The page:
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E-Issues

Summer in July 

Do we really live in a country where rapists are valued more than the women they assault? Where a handful of extremists with an almost non-existent understanding of human biology have the power to strip millions of women of basic health care and bodily autonomy? A place where guns are more precious than children? Where globally polluting and destructive corporations matter more than the environment every living thing on Earth depends on for life? Are we doomed to watch while that same handful of extremists strips away protections citizen activists have fought for and even died for? Is this rapid descent into a corrupt, patriarchal kleptocracy inevitable?

 No, it isn’t. Not as long as people are willing to stand up for what is right. We can all protest, and refuse to sit down and be quiet. We still have the power to speak up, and most importantly, to vote. We don’t have to bow to the inevitable; not if we stand together and push back. “The arc of the moral universe is long, but tends towards justice,” Martin Luther King Jr. famously said. Now is not the time to lose faith, no matter how out of reach justice may seem. There are ways to remedy even this morass, but the only permanent and lasting way to ensure that women have bodily autonomy is to write it into the constitution. 

To do that, Democrats will have to hold the House, elect  at least two more Democratic senators, and eliminate the filibuster. If that goal can be achieved, then there might also be a window for reforms. If we are going to survive climate change, then constitutional protections for the environment would be helpful, and how about finally giving women equal rights, and protecting the rights of LGBTQ Americans? 

Term limits for a Supreme Court that is increasingly out of touch with reality might be a good idea, too. Waiting for justices to shuffle off this mortal coil is not a practical way to run a major branch of our government, and neither is packing a court with a lifetime supply of extremists. A bill to establish staggered, 18-year terms for Supreme Court Justices was introduced in 2020, but never made it out of the House Judiciary Committee. Now seems like a good time to reassess the need for change.

Sometimes justice is achieved in unconventional ways. A California court recently ruled that bees can be classed as a fish under the state’s endangered species act, in order to extend state protections to several critically threatened bumble bees. Why? Because when the CA Endangered Species Act was written, the authors forgot to include terrestrial invertebrates, but the fish category includes: defines a “fish” as “a wild fish, mollusk, crustacean, invertebrate, amphibian, or part, spawn, or ovum of any of those animals.”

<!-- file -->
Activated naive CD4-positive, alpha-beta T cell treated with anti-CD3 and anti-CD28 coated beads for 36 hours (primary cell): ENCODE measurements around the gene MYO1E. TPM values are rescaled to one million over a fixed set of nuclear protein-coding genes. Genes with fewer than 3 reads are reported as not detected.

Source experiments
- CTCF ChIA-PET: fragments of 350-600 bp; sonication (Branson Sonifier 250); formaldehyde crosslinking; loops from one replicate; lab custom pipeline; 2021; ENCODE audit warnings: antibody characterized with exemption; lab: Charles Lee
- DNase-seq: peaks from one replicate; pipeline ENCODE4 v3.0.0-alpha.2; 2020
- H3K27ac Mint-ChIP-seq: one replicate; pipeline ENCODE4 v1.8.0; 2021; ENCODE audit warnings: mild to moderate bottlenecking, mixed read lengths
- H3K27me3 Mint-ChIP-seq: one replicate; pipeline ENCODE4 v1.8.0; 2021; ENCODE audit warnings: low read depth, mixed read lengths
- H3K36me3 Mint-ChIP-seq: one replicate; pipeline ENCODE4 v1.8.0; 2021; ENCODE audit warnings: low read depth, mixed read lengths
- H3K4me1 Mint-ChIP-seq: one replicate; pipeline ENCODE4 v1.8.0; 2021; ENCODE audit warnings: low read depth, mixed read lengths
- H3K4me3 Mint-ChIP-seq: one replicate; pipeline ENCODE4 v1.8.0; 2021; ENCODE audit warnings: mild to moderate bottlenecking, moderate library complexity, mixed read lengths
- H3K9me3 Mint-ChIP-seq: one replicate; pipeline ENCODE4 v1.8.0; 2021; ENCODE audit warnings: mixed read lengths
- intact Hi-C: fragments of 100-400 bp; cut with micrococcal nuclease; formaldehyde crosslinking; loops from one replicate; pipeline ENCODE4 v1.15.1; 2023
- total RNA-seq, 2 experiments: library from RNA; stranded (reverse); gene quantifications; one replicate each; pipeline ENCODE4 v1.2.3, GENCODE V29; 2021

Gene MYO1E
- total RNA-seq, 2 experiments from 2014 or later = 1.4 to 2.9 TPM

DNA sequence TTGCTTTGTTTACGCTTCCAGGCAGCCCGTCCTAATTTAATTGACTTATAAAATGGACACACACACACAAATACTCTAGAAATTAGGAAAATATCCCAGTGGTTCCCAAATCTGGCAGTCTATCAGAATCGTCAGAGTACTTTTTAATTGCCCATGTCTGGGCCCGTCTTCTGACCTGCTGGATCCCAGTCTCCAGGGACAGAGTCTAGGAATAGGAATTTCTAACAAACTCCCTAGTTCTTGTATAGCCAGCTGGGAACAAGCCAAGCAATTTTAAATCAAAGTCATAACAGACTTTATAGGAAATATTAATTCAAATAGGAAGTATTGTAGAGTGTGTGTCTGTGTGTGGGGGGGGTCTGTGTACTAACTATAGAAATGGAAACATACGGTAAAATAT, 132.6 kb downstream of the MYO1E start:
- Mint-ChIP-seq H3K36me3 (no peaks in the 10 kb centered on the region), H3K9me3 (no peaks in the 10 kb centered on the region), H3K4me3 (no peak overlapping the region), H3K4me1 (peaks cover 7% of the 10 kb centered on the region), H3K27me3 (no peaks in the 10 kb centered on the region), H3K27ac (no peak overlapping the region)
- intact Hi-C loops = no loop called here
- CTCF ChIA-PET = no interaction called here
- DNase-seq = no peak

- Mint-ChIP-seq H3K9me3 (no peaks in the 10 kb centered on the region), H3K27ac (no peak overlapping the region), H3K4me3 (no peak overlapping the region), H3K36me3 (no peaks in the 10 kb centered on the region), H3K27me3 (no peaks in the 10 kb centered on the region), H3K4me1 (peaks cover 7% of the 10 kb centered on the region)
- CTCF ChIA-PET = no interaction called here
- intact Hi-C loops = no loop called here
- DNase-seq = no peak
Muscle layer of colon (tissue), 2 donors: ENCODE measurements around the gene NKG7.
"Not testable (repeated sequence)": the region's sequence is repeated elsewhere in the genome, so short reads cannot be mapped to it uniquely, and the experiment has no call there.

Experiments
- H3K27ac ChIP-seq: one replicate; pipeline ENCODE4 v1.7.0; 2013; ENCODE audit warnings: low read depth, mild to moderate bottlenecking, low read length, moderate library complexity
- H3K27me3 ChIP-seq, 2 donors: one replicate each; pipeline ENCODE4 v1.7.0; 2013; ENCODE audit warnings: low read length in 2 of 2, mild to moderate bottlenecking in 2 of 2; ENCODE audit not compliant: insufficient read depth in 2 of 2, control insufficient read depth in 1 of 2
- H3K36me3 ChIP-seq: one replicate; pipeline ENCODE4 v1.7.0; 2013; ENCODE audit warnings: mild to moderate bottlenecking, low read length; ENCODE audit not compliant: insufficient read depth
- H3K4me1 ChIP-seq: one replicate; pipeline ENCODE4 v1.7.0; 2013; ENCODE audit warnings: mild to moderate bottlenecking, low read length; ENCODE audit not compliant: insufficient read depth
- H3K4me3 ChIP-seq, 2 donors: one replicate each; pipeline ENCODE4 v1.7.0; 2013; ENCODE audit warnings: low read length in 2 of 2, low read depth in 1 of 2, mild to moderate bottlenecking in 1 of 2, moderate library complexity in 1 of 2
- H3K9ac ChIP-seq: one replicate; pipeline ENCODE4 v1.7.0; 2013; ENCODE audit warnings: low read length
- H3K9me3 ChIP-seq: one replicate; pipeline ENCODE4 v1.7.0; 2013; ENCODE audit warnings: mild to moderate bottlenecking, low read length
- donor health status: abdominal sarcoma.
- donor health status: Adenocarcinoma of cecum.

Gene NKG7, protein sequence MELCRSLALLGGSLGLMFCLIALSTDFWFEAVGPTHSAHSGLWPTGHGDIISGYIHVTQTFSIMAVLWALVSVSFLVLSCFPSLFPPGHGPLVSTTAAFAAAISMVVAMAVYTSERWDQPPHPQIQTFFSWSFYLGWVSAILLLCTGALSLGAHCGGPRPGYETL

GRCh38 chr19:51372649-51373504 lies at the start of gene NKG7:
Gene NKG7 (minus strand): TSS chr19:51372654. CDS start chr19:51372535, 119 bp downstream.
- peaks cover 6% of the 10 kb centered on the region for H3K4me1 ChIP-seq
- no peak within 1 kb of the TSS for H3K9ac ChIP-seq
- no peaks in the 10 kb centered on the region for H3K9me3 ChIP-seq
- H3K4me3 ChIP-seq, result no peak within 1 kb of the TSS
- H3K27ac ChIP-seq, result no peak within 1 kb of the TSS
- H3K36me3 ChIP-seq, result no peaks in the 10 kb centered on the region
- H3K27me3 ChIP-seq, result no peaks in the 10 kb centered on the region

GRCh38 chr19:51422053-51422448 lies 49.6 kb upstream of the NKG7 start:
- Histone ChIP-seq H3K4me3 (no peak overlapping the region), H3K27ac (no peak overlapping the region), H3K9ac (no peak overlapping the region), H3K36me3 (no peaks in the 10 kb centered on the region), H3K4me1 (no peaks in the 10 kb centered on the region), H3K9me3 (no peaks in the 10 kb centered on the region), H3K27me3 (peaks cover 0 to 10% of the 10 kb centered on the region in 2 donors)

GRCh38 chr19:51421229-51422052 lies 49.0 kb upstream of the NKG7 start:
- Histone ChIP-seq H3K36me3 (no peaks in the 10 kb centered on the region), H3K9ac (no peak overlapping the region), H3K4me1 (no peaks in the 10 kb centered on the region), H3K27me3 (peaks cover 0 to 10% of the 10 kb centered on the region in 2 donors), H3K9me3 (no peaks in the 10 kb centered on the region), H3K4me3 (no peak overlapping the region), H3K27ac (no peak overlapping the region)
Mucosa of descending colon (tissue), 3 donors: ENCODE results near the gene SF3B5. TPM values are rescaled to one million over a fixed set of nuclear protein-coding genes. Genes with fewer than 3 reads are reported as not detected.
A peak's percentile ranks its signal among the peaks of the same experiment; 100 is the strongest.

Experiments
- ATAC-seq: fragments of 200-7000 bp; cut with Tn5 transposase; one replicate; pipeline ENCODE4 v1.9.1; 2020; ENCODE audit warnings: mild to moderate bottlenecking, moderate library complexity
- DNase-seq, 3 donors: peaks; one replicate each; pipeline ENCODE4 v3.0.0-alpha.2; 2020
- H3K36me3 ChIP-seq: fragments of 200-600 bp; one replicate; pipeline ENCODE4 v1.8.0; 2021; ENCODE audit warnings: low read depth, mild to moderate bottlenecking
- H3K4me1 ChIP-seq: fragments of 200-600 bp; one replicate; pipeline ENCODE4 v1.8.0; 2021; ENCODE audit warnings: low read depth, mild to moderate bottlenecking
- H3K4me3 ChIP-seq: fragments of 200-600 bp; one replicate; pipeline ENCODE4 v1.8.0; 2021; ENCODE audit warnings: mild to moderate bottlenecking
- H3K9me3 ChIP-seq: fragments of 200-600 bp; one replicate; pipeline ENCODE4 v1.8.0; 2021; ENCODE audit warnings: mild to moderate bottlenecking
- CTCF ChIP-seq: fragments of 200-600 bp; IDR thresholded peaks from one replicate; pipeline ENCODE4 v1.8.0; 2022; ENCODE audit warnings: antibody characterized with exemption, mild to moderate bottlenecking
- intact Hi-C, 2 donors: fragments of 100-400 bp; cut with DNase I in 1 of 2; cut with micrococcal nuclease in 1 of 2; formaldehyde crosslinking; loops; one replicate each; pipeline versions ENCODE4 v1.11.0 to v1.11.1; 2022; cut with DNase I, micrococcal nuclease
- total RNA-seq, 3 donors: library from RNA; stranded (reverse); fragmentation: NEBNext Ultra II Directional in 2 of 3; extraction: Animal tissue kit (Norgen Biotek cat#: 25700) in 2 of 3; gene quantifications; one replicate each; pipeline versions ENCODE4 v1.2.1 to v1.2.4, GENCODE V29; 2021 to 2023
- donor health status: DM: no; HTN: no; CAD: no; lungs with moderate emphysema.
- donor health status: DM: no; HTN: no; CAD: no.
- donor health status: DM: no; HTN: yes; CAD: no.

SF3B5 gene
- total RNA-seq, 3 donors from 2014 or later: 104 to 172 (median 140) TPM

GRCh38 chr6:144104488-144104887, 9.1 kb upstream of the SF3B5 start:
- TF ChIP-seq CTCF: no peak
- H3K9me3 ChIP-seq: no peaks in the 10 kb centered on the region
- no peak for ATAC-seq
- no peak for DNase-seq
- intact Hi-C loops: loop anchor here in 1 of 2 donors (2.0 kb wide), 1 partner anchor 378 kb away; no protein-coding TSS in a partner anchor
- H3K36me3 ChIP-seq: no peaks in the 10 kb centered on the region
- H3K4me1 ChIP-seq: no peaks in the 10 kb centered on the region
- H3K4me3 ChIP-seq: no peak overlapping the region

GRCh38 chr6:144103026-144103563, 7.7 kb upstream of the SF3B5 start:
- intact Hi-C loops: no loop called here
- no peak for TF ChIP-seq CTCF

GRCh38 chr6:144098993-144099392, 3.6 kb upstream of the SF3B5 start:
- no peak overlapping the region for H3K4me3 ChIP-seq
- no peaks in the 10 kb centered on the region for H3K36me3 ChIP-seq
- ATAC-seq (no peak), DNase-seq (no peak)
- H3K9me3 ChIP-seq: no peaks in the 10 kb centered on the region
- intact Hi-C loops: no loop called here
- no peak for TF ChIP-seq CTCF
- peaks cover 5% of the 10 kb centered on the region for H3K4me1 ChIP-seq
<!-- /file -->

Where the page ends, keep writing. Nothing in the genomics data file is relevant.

The media had fun with snarky headlines, but classifying bees as fish was the quickest and most efficient way to ensure they can receive endangered species status, without having to attempt revising the law. One of those bees is the crotch bumble bee, an endemic species in the Santa Monica Mountains, one that local residents may have seen in their own gardens without realizing it was something rare and special. It’s a reminder that legal decisions that make the front pages of the national news media can also affect us on a local, personal level, and that sometimes there can be unexpected solutions to seemingly impossible situations, if enough people care enough to work for change.

Fourth of July weekend promises to be hot and roads and beaches will be packed. Stay off the roads if possible, and if travel is essential, stay alert, slow down, and make sure to allow extra time.

COVID-19 remains a hazard this summer—the rate of new infection continues to be high in Los Angeles County—11 percent—but many traditional Fourth of July activities are back, including the annual Independence Day parade and fireworks in Pacific Palisades, and fireworks at Calabasas High School. Health officials continue to urge everyone to take sensible precautions like social distancing and wearing an N95 mask in crowded settings, but they aren’t advising people to stay home this year. 

The deeply troubling news cycle makes this a somber holiday this year, but the United States is an ongoing experiment in small-D democratic government. It’s a process, not a final product. We are still trying to figure out how to form that more perfect union, and “establish Justice, insure domestic Tranquility, provide for the common defense, promote the general Welfare, and secure the Blessings of Liberty.”  It’s a messy process, and at the moment, an ugly and dispirting one, but it’s still worth fighting for. And even with all of the problems we face as individuals and as a nation, we still have a lot to be thankful for.

Stay safe, be well. Happy Independence Day!

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